As the fight over Sweet Briar College heads toward the Virginia Supreme Court, one key question swirls around the board, which recently voted to close the 114-year-old institution. The trustees find themselves opposed at practically every level by students, alumnae, faculty, and even elected officials. Three lawsuits have been filed, the judge hearing them says he’ll do nothing to assist the closing, and one of the plaintiffs’ lawyers claims that the school president could face personal liability for his actions. Why would any board, faced with such outrage and obstacles, persist in trying to close a beloved college?
Before seeking answers, let’s consider what happened the last time the leadership of a Virginia institution of higher learning became a national controversy. In 2012, a pair of University of Virginia board members confronted their president less than two years into her term and convinced her that she must resign or be fired. After widespread indignation—not to mention a governor’s threat to fire the entire board—one of the two plotters resigned, and the rest of the board quickly convened to unanimously reinstate President Teresa Sullivan. The entire drama played out in 18 days.
At Sweet Briar, the closure announcement was March 3, so the turmoil is about to enter its fourth month.
“Nobody understands why the hell they are doing this,” says Jay Orsi. “Ego and pride is about all I can hang it on at this point.”
Orsi is an Arkansas business owner whose wife graduated from Sweet Briar in 1991. With a masters degree in business and a concentration in finance, Orsi stoked the flames of alumnae anger last month on his blog, unsolicited.guru, by showing how Sweet Briar President James F. Jones Jr. appears to have overstated the level of deferred maintenance on the campus by a factor of eight.
Orsi is also the person who provides the most evidence-based explanation for the board’s decision—and its timing. By filing a Freedom of Information Act request with the issuing agency, the Amherst Industrial Development Authority, Orsi discovered that in 2014 Sweet Briar earned a year of breathing room on its most recent set of bonds.
Orsi says the bonds carry certain rules, called covenants, regarding cash reserves, that the College was on the verge of breaking. The most thorough solution, he says, would be raising $9 million to pay off those bonds, an effort he considers reasonable given that it’s been nine years since the College’s last capital campaign, which raised $110 million, and because recent donors have rallied to raise as much as $14 million to save the college since the closure was announced.
“It’s an all hands-on-deck thing,” says Orsi. “If they’d said that, money would have come out.”
Instead, Orsi says, the board botched its business plan by failing to hire an admissions director or a development director. Donations were flat, and enrollment fell.
“They did nothing with the extra time they bought,” says Orsi.
The board, however, claims that long-term trends include declining enrollment and revenue.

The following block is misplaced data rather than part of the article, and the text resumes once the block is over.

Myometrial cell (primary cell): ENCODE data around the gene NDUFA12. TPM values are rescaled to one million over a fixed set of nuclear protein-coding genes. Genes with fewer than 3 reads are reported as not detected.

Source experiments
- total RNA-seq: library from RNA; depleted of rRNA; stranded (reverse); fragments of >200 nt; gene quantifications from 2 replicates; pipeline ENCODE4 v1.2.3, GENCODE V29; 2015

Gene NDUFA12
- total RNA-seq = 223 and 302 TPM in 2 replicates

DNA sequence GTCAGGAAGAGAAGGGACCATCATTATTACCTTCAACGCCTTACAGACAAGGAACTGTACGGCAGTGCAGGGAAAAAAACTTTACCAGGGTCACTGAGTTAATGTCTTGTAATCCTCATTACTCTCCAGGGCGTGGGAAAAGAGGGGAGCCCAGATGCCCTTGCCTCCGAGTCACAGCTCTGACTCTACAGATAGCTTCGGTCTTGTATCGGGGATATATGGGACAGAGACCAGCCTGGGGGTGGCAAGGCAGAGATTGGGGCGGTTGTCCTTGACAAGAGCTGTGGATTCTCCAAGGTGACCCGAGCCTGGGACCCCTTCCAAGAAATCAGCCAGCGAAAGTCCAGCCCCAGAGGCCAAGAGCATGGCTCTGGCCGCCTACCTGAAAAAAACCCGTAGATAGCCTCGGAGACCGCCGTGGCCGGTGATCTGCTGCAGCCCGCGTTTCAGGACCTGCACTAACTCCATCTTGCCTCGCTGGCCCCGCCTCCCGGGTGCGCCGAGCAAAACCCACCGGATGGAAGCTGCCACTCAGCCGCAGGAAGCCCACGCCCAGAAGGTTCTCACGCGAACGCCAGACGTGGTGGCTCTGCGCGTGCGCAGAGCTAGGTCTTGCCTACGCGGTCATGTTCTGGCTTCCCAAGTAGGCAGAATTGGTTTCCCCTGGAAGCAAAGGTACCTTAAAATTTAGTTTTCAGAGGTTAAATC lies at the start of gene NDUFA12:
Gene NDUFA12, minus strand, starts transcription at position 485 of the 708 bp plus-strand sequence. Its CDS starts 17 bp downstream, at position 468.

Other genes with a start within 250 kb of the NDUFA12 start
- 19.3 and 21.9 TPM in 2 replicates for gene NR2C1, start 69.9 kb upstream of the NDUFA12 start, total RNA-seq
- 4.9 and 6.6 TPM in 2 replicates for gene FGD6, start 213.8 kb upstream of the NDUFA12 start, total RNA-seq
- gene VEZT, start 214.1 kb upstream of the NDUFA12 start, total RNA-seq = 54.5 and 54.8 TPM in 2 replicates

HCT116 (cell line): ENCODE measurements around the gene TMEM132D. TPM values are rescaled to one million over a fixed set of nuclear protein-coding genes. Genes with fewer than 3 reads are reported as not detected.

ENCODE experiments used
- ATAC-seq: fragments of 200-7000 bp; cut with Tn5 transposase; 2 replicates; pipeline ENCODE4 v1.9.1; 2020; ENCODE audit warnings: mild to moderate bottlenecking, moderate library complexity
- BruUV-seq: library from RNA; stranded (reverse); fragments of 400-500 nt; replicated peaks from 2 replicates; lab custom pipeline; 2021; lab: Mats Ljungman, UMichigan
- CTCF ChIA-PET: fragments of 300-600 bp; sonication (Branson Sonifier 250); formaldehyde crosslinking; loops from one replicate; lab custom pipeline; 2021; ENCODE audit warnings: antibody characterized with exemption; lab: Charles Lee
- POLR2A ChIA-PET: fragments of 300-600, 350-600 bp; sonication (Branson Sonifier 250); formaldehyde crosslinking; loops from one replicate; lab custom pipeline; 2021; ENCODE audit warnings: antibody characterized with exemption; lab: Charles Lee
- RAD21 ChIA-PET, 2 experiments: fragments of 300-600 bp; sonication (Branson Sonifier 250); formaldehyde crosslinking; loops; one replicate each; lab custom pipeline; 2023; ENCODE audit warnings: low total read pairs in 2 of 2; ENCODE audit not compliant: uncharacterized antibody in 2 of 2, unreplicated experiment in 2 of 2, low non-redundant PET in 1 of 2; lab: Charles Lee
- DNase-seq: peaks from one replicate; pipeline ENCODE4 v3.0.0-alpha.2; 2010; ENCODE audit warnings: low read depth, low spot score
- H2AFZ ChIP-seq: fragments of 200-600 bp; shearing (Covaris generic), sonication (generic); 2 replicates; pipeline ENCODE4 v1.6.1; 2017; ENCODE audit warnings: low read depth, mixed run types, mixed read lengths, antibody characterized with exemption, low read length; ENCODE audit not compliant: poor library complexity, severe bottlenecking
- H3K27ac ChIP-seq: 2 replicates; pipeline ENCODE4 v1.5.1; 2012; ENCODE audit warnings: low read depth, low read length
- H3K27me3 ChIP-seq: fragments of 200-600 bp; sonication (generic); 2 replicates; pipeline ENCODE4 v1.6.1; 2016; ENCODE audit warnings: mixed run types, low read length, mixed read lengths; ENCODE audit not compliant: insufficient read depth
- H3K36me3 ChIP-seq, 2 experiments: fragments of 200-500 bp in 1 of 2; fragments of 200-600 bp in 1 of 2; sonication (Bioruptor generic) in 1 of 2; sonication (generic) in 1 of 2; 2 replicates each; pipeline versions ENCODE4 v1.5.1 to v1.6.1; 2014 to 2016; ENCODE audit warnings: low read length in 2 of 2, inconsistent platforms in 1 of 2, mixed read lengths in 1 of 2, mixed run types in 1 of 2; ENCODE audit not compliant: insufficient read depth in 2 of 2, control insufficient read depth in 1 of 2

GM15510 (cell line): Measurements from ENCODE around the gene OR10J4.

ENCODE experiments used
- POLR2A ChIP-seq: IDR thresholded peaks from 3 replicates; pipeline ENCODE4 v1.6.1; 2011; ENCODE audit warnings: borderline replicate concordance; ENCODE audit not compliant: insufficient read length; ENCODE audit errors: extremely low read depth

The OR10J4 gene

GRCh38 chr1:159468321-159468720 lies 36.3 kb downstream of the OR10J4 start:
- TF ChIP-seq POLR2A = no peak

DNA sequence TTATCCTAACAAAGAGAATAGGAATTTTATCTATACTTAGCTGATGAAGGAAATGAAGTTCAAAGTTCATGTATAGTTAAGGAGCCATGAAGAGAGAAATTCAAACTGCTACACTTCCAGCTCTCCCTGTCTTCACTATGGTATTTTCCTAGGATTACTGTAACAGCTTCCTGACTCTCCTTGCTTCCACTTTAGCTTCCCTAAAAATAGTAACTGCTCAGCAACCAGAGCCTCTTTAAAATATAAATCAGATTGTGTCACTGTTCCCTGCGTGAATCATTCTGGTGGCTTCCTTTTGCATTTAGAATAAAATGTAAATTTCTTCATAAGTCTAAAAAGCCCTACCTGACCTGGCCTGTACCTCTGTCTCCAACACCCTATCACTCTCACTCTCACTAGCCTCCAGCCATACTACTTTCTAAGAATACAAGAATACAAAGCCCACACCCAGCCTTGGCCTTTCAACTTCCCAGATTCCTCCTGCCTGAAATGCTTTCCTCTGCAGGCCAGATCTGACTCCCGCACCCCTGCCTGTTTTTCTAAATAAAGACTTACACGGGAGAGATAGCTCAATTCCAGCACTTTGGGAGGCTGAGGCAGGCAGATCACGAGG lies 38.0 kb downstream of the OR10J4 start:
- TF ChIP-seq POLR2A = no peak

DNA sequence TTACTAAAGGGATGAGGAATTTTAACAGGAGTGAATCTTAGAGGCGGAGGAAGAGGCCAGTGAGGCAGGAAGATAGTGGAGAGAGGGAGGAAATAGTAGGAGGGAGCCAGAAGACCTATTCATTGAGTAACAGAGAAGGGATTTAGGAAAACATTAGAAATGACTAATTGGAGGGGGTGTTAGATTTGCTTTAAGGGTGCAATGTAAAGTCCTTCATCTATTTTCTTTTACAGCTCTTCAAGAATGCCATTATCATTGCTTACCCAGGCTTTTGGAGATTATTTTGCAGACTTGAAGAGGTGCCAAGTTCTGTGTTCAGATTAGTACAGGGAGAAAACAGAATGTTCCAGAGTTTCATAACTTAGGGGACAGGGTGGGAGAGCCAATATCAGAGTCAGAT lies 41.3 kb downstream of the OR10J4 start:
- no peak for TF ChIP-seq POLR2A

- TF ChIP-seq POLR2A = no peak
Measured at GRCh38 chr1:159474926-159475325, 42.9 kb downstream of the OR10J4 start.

“Nothing about Sweet Briar’s financial situation has changed to alter the board’s decision that the College cannot afford to continue,” says spokesperson Christy Jackson. “As such, the board is trying to ensure an orderly wind-down of operations with the hope the College will be able to provide as much support as possible to students, faculty and staff, and to meet its obligation to creditors.”
It’s hard to say what creditors think since there’s no public list, but a majority of seniors participating in a pre-graduation survey asked for someone other than President Jones to hand them their diplomas. Likewise, the faculty who appeared at a recent meeting voted unanimously for the resignation of the entire board.
“The board members have principle and courage,” argues Woody Fowler, attorney for them in two lawsuits. “When the pressure comes in, you just don’t walk away, particularly when they don’t believe there’s another alternative out there.”
Early on, D.C.-based business-closing expert Megan McArdle lauded the board’s decisiveness in a Bloomberg essay. Now, she wonders if they’ve been hard-headed.
“They get invested in being right,” says McArdle. “It’s like gamblers who double down. You want to defend that with your life because you don’t want to admit you made a mistake.”
McArdle now joins those perplexed by the board’s unwillingness to step aside and let a new group try to create Sweet Briar 2.0.
“It’s really hard to back off of something that’s extreme,” says McArdle. “That’s a good thing if the school must be closed, but if the school can be saved it’s a terrible thing.”
McArdle contends that the board unwisely built an expensive set of on-campus townhouses and failed to enlist the help of the faculty in reducing the financial problems. She asserts that by sending students packing, the March 3 announcement has already had the intended effect.
“I don’t think the president and the board have covered themselves in glory,” says McArdle, “but that doesn’t mean I think the school can be saved.”
This Thursday, June 4, the Virginia Supreme Court will hear oral arguments in an appeal filed by Amherst County Attorney Ellen Bowyer, who is trying to save the school.